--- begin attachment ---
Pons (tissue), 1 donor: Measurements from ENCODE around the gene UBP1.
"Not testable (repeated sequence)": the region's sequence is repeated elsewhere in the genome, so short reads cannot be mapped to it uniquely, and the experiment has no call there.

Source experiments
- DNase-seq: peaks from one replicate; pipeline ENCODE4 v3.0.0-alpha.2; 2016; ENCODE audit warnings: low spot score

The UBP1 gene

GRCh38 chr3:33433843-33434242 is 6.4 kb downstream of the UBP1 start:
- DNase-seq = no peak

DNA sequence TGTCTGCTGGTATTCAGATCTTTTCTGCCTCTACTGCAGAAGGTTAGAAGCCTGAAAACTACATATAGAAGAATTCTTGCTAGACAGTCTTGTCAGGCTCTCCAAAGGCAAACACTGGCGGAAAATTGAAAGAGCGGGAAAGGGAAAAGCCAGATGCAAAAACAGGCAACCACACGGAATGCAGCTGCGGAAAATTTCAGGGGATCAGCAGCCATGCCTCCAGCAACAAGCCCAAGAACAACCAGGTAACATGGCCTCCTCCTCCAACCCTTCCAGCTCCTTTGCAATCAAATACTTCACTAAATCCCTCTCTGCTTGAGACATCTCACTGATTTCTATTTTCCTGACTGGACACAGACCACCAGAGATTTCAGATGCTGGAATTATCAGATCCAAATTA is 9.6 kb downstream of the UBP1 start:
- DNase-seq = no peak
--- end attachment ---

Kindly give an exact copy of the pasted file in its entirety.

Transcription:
Pons (tissue), 1 donor: Measurements from ENCODE around the gene UBP1.
"Not testable (repeated sequence)": the region's sequence is repeated elsewhere in the genome, so short reads cannot be mapped to it uniquely, and the experiment has no call there.

Source experiments
- DNase-seq: peaks from one replicate; pipeline ENCODE4 v3.0.0-alpha.2; 2016; ENCODE audit warnings: low spot score

The UBP1 gene

GRCh38 chr3:33433843-33434242 is 6.4 kb downstream of the UBP1 start:
- DNase-seq = no peak

DNA sequence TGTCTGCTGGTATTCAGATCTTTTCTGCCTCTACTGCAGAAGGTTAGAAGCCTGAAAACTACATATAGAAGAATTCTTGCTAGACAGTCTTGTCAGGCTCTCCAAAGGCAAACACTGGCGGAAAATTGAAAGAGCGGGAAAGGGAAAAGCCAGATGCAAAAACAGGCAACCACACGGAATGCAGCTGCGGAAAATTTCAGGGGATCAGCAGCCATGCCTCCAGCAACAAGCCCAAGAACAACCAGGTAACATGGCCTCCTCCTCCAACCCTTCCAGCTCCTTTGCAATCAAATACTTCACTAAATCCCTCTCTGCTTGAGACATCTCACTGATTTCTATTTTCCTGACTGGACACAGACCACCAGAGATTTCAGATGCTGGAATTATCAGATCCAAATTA is 9.6 kb downstream of the UBP1 start:
- DNase-seq = no peak